Exeter, Devon UK • Apr 18, 2024 • VOL XII

Exeter, Devon UK • [date-today] • VOL XII
Home International Greta Thunberg’s disappointment with the Swedish government

Greta Thunberg’s disappointment with the Swedish government

Tabitha John writes about Greta Thunberg’s history of climate activism and her recent protest in front of the Swedish parliament.
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Image: Anders Hellberg via Wikimedia Commons

If you have been following the latest climate change protests you may have experienced an uneasy sense of déjà vu. Six years after Greta Thunberg first ignited a global youth movement by holding up her painted sign ‘Skolstrejk för klimatet’ (School Strike for Climate) on the steps of Swedish Parliament, the young activist is once again on home soil and urging for radical change.

Along with 50 other climate activists, Thunberg led a sit-down protest to block the doors of Swedish parliament, protesting “the ongoing destruction of Swedish life supporting systems”. Although they protested peacefully, the disruption to the Parliament’s entrance resulted in her forcible removal by the Stockholm Police. Yet, this is not the first encounter Thunberg has had with them, as just last year she was detained in LondonGermanyNorway and Sweden for protesting oil industries, coal mines, and the construction of a wind farm on the land of Sami indigenous people. 

If we take a wander through the archives of Sweden’s climate activism, to some individuals, it may seem odd that Thunberg felt the need to take action against her own government. Often considered a pioneering force in the fight against climate change, Sweden was one of the first countries to pass an environmental act in 1967, the first to host a UN conference to discuss the global environment in 1972, and one of the first countries to introduce a carbon tax in the 1990s. With such an impressive record, what prompted Thunberg and fellow activists to accuse it of “greenwashing”.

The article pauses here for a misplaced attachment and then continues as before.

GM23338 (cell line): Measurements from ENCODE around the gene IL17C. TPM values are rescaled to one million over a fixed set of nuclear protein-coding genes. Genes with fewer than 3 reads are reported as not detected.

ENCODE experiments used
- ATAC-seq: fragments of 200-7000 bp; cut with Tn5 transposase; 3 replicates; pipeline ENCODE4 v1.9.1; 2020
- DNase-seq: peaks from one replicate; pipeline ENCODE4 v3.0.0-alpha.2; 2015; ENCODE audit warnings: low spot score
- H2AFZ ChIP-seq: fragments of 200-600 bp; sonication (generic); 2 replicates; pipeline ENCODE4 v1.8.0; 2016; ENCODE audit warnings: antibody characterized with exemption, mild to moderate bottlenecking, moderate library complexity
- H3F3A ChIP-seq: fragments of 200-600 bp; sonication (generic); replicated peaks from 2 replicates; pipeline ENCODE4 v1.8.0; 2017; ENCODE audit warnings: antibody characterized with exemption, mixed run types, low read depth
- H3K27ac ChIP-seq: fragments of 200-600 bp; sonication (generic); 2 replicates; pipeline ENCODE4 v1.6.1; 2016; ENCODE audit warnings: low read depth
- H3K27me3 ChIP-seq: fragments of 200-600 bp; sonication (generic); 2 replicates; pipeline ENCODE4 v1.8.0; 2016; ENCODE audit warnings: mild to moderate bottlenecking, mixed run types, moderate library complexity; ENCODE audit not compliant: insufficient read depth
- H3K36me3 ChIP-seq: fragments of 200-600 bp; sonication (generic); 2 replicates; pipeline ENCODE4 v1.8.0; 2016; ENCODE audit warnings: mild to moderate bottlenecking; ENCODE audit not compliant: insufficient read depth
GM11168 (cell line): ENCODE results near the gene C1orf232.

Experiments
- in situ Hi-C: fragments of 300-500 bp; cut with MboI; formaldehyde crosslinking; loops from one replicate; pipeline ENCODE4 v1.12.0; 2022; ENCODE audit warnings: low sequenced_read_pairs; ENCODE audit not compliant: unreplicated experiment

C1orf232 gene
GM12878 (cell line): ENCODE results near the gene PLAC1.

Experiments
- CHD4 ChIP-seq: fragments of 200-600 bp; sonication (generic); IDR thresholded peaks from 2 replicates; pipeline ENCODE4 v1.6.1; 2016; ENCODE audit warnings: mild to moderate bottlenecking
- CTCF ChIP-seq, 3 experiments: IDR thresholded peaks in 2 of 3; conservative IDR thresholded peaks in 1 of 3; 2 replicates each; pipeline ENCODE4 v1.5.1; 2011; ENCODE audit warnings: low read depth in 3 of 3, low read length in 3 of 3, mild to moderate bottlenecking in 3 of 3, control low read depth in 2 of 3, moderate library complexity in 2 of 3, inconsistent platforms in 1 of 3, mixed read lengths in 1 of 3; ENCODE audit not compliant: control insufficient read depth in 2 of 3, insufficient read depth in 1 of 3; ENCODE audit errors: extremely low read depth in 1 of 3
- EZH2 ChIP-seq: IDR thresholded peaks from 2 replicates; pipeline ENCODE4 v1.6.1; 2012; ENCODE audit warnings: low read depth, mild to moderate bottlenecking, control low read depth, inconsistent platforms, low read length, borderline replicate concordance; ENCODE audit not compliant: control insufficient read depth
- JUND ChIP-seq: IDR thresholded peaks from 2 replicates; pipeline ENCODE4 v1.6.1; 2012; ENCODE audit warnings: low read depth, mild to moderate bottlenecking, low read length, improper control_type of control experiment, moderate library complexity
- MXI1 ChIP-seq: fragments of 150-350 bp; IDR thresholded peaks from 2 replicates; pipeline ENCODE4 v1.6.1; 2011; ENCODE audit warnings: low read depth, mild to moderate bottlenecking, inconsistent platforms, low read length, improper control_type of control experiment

Along with 50 other climate activists, Thunberg led a sit-down protest to block the doors of Swedish parliament


Despite setting targets to cut greenhouse gases to 59% by 2030 and reach net zero carbon emissions by 2045, there are fears that Sweden may be heading in the wrong direction. According to an article by EURACTIV the Swedish Climate Policy Council states that policy changes imposed by the centre-right Swedish government have increased greenhouse emissions for the first time in two decades. To add fuel to the fire, 40 years ago Sweden decided to phase out atomic power as a source of energy, but in the middle of 2023 the government doubled back on itself and pushed forward with plans to build nuclear plants – a decision criticised as expensive and dangerous.

Only time will tell how Sweden manages the ongoing climate crisis, and with activists such as Greta Thunberg reminding us of their wrongdoings, there will be chances to discuss the government’s issues furthermore.

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